“We Take Our Color From The Mines,” “The Sea Was Never A Friend To Us” and “We Are Forced To Face One Another”

“We Take Our Color From The Mines,” “The Sea Was Never A Friend To Us” and “We Are Forced To Face One Another”

“We Take Our Color From The Mines,” “The Sea Was Never A Friend To Us” and “We Are Forced To Face One Another”

We Take Our Color From The Mines

We take our color from the mines;

A frost of ash atop our coarse dark hair.

With brimstone flecks in the linarite of our eyes,

We see what lies in darkness—

Black holes to hell.

We age too quickly, gray too quickly;

Spackled black throughout the gray,

We are old men before our time.

Our scarlet cheeks,

The queen pink of our brows—

Mere mortuary makeup,

As a rook on its own is a crow.

A crow in a crowd is a rook,

As a collier in the ground

Knows only rope as he goes down;

Jointed fingers curl,

Hydraulic, like the legs

Of a noble false widow with no heartbeat.

The Sea Was Never A Friend To Us

The sea was never a friend to us.

We spent as little of our time

Upon it as we could.

Death was ever-present in the tunnels,

Still, we found solace in their fertile girth.

We were as moths in love with light,

Though born of blackness.

Where the water met the shore,

Such a fury,

Such a crippling wildness—

Sea, and its ferocity,

Frigid animosity.

Beneath the ground was where

Our kind were meant to die.

We could breathe there ‘til we couldn’t.

To the sea, we gave refusal.

We built walls against its chill,

Against its back-breaking wake.

We drew our fish from the rivers,

Wages from the mines,

We defied the angry opulence

In poems of decadent glisten.

Neither God’s repeated wrath,

Nor another crude invasion

Could extract us from the glumness of our labors.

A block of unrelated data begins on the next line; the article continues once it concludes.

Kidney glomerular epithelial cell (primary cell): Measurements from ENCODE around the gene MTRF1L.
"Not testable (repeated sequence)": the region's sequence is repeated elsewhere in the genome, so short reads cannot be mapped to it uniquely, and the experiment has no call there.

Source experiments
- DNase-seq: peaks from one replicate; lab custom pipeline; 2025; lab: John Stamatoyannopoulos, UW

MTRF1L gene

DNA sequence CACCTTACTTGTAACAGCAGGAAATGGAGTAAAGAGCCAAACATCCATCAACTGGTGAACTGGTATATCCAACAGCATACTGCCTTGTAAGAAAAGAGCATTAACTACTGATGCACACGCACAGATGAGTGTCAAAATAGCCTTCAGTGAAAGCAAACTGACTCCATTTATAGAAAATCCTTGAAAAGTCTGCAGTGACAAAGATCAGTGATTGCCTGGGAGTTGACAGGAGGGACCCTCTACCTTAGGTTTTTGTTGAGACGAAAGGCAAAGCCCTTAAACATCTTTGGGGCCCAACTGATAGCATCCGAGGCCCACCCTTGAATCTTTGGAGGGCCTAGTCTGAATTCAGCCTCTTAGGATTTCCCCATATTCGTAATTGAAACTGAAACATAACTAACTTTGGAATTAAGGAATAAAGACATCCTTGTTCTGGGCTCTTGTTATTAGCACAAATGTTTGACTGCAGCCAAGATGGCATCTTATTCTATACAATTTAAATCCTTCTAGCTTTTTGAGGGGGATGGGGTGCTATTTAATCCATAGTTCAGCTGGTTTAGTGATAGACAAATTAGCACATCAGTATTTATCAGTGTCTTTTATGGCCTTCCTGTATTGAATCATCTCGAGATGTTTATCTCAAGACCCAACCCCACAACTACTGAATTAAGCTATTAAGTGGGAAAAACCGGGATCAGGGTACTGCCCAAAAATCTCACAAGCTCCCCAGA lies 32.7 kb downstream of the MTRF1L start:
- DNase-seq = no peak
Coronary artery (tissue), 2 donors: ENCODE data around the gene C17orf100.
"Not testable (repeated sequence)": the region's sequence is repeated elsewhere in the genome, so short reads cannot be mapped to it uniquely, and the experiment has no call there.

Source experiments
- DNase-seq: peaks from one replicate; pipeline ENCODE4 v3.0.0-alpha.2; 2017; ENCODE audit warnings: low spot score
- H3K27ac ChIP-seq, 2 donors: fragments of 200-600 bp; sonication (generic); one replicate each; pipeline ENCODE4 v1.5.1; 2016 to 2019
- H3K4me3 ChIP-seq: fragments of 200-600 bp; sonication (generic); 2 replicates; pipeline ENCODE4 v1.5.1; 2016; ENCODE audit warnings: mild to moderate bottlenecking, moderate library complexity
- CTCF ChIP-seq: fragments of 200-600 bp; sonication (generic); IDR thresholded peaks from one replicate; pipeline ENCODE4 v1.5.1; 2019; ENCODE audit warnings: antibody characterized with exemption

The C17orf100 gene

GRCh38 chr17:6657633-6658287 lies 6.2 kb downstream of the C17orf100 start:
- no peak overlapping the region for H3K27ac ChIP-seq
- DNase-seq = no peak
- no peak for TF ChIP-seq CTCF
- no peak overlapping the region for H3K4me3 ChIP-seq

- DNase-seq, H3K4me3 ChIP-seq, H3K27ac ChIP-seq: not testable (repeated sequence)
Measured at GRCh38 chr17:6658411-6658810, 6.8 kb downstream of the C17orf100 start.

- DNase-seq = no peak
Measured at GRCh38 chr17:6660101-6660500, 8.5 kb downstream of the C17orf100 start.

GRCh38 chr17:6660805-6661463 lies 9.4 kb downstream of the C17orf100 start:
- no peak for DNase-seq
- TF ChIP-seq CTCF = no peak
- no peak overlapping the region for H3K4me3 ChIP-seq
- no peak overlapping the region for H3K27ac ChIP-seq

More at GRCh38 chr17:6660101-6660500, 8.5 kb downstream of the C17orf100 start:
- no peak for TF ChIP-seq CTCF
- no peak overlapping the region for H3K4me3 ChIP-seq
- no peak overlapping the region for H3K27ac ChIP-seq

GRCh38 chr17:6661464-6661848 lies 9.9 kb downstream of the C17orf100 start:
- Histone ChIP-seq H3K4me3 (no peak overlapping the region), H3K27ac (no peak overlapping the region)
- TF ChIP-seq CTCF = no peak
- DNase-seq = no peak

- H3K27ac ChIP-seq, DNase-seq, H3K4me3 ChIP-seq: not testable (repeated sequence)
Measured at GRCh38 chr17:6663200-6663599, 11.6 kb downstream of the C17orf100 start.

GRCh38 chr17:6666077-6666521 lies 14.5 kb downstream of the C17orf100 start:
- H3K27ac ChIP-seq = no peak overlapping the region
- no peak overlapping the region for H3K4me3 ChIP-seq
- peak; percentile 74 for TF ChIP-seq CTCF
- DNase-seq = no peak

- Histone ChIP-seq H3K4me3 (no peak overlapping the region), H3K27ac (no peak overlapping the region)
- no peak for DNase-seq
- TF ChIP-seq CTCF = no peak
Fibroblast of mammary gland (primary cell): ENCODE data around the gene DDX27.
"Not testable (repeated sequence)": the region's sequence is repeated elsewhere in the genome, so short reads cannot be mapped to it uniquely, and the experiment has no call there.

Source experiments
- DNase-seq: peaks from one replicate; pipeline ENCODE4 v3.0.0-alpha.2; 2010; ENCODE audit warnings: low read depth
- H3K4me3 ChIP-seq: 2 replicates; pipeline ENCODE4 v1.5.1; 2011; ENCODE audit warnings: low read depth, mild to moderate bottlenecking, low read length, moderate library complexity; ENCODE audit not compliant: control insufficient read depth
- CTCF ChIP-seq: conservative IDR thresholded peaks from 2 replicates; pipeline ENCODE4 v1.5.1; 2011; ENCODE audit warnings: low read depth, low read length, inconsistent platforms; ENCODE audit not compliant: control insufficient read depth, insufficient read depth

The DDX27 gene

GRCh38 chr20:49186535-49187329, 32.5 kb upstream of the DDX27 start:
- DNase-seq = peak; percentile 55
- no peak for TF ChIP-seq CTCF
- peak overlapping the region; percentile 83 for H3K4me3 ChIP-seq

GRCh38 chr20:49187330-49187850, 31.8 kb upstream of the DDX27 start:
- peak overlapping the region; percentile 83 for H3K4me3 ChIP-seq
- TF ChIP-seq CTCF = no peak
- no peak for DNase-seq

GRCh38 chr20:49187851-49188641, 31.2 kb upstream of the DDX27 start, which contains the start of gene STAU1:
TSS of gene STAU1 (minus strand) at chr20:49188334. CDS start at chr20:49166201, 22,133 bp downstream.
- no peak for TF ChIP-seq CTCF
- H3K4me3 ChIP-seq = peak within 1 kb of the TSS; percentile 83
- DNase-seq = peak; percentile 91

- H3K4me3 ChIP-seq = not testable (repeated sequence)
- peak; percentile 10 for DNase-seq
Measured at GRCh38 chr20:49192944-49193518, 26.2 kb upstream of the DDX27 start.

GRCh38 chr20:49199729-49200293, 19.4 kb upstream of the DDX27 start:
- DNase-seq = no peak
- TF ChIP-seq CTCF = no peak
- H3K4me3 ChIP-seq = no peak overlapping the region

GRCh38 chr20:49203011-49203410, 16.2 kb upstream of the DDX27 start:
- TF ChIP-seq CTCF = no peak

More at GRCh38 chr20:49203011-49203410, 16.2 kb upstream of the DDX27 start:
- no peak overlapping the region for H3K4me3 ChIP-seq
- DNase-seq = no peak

With a mandrill and two fingers

Bare between us,

On pews in disrepair,

We stretched our prayers

From the river to the rim.

We Are Forced To Face One Another

We are forced to face one another

Over rough tables and slumping candles.

Wood warps under silence,

Surfaces buckling like sway-backed cobs.

All that’s left are the great, black chimneys

Uneven at the water like dead matches in the ash

Of a rare night when we speak. You laugh when I speak of leaving,

“If they don’t need you here, they won’t need you there.”

It’s true that I’m old; we were all born this way,

With a knowledge of work, and the dull grief of subsistence.

To take action that speaks loudly is a luxury

Withheld from us by blight.

Flat electric light that stole our ghosts,

Stole our dreams of phantom funerals.

While we work, pianos play themselves.

When we sing, we all face forward.

About the Author

Christopher Watkins

Christopher Watkins is Senior Creative Writer at DataVisor. His poems have appeared or are appearing in The Massachusetts Review, Harpur Palate, Hayden's Ferry Review, and more. His debut poetry volume "Short Houses With Wide Porches" was published by Shady Lane Press (a program of The Jack Kerouac Writer-in-Residence Project). He received his MFA in Creative Writing/Poetry from the Stonecoast MFA Program at The University of Southern Maine. Watkins is also an award-winning songwriter with 11 albums released under the name Preacher Boy. His songs have appeared on dozens of albums, as well as in films, TV shows, and commercials.

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